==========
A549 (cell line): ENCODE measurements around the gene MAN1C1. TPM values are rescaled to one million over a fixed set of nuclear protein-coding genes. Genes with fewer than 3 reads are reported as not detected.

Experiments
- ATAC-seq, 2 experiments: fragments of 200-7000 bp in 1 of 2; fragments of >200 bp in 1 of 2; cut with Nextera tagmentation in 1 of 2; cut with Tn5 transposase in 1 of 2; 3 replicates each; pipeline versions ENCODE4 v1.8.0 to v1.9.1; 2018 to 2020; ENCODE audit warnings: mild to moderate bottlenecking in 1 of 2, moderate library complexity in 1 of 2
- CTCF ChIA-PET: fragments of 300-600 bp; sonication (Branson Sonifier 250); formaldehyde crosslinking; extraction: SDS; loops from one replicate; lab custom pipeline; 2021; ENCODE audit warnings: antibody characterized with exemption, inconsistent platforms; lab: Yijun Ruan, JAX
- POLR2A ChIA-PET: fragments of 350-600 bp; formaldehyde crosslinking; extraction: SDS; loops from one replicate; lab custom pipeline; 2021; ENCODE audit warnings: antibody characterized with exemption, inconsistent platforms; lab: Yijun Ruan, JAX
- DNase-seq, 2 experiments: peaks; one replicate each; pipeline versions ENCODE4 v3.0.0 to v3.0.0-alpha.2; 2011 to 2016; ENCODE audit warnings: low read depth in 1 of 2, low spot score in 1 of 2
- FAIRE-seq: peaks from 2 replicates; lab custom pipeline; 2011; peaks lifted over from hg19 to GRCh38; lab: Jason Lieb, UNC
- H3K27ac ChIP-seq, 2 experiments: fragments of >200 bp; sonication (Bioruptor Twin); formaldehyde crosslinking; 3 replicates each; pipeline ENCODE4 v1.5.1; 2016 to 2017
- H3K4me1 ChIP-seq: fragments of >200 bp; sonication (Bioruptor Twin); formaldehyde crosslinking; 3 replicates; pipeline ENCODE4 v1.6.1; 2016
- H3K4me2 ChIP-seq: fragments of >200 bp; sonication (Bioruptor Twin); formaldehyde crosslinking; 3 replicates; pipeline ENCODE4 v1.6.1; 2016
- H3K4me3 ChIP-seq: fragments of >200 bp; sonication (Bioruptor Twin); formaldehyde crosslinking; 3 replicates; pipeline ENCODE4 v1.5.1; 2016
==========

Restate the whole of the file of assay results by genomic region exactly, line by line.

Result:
A549 (cell line): ENCODE measurements around the gene MAN1C1. TPM values are rescaled to one million over a fixed set of nuclear protein-coding genes. Genes with fewer than 3 reads are reported as not detected.

Experiments
- ATAC-seq, 2 experiments: fragments of 200-7000 bp in 1 of 2; fragments of >200 bp in 1 of 2; cut with Nextera tagmentation in 1 of 2; cut with Tn5 transposase in 1 of 2; 3 replicates each; pipeline versions ENCODE4 v1.8.0 to v1.9.1; 2018 to 2020; ENCODE audit warnings: mild to moderate bottlenecking in 1 of 2, moderate library complexity in 1 of 2
- CTCF ChIA-PET: fragments of 300-600 bp; sonication (Branson Sonifier 250); formaldehyde crosslinking; extraction: SDS; loops from one replicate; lab custom pipeline; 2021; ENCODE audit warnings: antibody characterized with exemption, inconsistent platforms; lab: Yijun Ruan, JAX
- POLR2A ChIA-PET: fragments of 350-600 bp; formaldehyde crosslinking; extraction: SDS; loops from one replicate; lab custom pipeline; 2021; ENCODE audit warnings: antibody characterized with exemption, inconsistent platforms; lab: Yijun Ruan, JAX
- DNase-seq, 2 experiments: peaks; one replicate each; pipeline versions ENCODE4 v3.0.0 to v3.0.0-alpha.2; 2011 to 2016; ENCODE audit warnings: low read depth in 1 of 2, low spot score in 1 of 2
- FAIRE-seq: peaks from 2 replicates; lab custom pipeline; 2011; peaks lifted over from hg19 to GRCh38; lab: Jason Lieb, UNC
- H3K27ac ChIP-seq, 2 experiments: fragments of >200 bp; sonication (Bioruptor Twin); formaldehyde crosslinking; 3 replicates each; pipeline ENCODE4 v1.5.1; 2016 to 2017
- H3K4me1 ChIP-seq: fragments of >200 bp; sonication (Bioruptor Twin); formaldehyde crosslinking; 3 replicates; pipeline ENCODE4 v1.6.1; 2016
- H3K4me2 ChIP-seq: fragments of >200 bp; sonication (Bioruptor Twin); formaldehyde crosslinking; 3 replicates; pipeline ENCODE4 v1.6.1; 2016
- H3K4me3 ChIP-seq: fragments of >200 bp; sonication (Bioruptor Twin); formaldehyde crosslinking; 3 replicates; pipeline ENCODE4 v1.5.1; 2016